return ''                               #    ... RETURN a null string

    n = bufferNextOut                           # search for a LF in unclaimed bytes
    while n != bufferNextIn:
        if buffer[n] == '\x0a':                 # if a LF found ... 
            break                               #    ... exit loop ('n' pointing to LF)
        n += 1                                  # bump pointer
        if n == bufferSize:                     #    ... wrap, if necessary
            n = 0
    if (n == bufferNextIn):                     # if no LF found ...
            return ''                           #    ... RETURN a null string

    line = ''                                   # LF found in unclaimed bytes at pointer 'n'
    n += 1                                      # bump pointer past LF
    if n == bufferSize:                         #    ... wrap, if necessary
        n = 0

    while bufferNextOut != n:                   # BUILD line to RETURN until LF pointer 'n' hit
        
        if buffer[bufferNextOut] == '\x0d':     # if byte is CR
            bufferNextOut += 1                  #    bump pointer
            if bufferNextOut == bufferSize:     #    ... wrap, if necessary
                bufferNextOut = 0
            continue                            #    ignore (strip) any CR (\x0d) bytes
        
        if buffer[bufferNextOut] == '\x0a':     # if current byte is LF ...
            bufferNextOut += 1                  #    bump pointer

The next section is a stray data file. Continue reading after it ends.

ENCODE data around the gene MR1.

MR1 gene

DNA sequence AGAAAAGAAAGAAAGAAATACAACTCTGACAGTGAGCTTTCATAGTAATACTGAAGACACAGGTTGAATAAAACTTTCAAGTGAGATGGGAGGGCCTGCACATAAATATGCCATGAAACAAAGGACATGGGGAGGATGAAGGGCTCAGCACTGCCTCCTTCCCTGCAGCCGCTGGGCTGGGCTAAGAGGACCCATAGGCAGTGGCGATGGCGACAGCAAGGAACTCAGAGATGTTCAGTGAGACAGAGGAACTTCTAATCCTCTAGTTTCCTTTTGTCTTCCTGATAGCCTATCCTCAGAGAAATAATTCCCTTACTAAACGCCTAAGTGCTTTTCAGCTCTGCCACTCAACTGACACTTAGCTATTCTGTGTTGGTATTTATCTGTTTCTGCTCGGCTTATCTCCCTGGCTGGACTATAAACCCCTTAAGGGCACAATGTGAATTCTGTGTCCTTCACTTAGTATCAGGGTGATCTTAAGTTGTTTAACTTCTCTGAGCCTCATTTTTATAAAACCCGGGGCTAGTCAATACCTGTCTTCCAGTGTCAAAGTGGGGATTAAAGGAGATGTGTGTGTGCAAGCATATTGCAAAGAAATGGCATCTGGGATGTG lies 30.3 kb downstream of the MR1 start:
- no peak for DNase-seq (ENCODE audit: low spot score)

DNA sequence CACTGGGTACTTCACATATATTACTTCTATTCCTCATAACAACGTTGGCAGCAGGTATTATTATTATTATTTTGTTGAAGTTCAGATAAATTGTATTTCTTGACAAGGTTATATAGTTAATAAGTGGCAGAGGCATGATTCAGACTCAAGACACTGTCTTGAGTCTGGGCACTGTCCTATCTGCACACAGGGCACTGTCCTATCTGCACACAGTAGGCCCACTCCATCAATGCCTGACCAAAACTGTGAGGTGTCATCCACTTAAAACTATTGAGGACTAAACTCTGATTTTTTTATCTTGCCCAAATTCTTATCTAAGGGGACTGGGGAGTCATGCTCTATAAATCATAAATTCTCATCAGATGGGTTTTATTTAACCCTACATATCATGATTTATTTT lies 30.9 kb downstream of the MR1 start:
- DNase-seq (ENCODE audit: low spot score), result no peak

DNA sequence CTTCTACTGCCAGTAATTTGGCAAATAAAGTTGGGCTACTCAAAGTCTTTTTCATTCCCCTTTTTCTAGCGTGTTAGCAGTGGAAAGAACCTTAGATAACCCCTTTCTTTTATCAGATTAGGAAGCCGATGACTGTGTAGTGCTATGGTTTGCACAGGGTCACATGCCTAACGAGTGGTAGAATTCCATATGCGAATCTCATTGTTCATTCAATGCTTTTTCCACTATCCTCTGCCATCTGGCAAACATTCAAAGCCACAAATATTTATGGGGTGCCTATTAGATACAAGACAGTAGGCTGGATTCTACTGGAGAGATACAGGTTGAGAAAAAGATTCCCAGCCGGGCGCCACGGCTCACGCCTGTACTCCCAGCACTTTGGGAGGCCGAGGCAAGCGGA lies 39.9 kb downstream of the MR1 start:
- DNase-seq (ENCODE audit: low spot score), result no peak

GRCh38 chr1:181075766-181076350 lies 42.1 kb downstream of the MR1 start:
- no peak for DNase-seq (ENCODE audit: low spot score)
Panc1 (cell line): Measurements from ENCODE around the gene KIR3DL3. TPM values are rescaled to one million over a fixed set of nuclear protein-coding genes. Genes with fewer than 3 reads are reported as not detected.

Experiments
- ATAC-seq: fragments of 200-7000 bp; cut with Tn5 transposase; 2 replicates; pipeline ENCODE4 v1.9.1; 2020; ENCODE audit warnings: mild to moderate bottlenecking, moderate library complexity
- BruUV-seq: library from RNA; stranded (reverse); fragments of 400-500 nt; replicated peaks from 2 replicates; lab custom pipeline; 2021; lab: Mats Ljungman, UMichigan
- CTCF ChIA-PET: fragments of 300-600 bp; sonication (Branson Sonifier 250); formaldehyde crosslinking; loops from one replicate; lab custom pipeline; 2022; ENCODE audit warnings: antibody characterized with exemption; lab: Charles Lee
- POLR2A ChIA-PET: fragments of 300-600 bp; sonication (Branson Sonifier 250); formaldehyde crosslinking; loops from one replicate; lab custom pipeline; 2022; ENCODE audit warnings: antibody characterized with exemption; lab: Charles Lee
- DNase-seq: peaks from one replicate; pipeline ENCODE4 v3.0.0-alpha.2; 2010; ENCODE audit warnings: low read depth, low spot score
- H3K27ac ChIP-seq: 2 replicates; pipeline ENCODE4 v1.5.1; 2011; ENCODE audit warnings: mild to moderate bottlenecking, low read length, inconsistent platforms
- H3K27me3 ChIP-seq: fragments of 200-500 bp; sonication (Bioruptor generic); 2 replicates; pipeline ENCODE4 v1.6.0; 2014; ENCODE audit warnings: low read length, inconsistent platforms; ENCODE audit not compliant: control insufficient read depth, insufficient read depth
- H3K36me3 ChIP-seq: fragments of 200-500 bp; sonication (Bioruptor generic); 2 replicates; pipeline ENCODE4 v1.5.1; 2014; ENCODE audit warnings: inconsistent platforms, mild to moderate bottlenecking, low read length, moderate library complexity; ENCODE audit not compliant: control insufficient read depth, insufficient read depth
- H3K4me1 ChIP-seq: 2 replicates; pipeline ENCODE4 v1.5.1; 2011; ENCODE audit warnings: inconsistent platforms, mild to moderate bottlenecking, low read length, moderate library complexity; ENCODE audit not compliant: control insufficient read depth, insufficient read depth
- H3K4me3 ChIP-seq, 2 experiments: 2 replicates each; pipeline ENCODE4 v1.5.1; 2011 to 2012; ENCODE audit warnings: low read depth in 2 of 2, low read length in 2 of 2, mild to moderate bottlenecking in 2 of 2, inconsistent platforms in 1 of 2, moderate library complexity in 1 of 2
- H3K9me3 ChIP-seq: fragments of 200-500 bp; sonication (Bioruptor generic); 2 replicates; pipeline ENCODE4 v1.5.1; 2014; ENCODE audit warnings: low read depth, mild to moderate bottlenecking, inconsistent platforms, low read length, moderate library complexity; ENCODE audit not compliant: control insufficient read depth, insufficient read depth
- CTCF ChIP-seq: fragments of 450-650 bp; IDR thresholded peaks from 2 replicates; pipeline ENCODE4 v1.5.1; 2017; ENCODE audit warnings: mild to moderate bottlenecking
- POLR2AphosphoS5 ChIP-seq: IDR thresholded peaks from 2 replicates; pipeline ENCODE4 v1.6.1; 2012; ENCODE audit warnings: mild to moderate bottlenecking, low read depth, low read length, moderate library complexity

if bufferNextOut == bufferSize:     #    ... wrap, if necessary
                bufferNextOut = 0
            break                               #    and exit loop, ignoring (i.e. strip) LF byte
        line = line + buffer[bufferNextOut]     # add byte to line
        bufferNextOut += 1                      # bump pointer
        if bufferNextOut == bufferSize:         #    wrap, if necessary
            bufferNextOut = 0
    return line                                 # RETURN unclaimed line of input

#
# main program begins here ...
#
# set 'inputOption' to either  one byte ‘BYTE’  OR one line ‘LINE’ at a time. Remember, ‘bufferEcho’
# determines if the background buffering function ‘bufferSTDIN’ should automatically echo each
# byte it receives from the USB serial port or not (useful when operating in line mode when the
# host computer is running a serial terminal program)
#
# start this MicroPython code running (exit Thonny with code still running) and then start a
# serial terminal program (e.g. putty, minicom or screen) on the host computer and connect
# to the Raspberry Pi Pico ...
#
#    ... start typing text and hit return.
#
#    NOTE: use Ctrl-C, Ctrl-C, Ctrl-D then Ctrl-B on in the host computer terminal program 
#           to terminate the MicroPython code running on the Pico 
#
try:
    inputOption = 'LINE'                    # get input from buffer one BYTE or LINE at a time
    while True:

        if inputOption == 'BYTE':           # NON-BLOCKING input one byte at a time
            buffCh = getByteBuffer()        # get a byte if it is available?
            if buffCh:                      # if there is...
                print (buffCh, end='')      # ...print it out to the USB serial port

        elif inputOption == 'LINE':         # NON-BLOCKING input one line at a time (ending LF)
            buffLine = getLineBuffer()      # get a line if it is available?
            if buffLine:                    # if there is...
                print (buffLine)            # ...print it out to the USB serial port

        sleep(0.1)

except KeyboardInterrupt:                   # trap Ctrl-C input
    terminateThread = True                  # signal second 'background' thread to terminate 
    exit()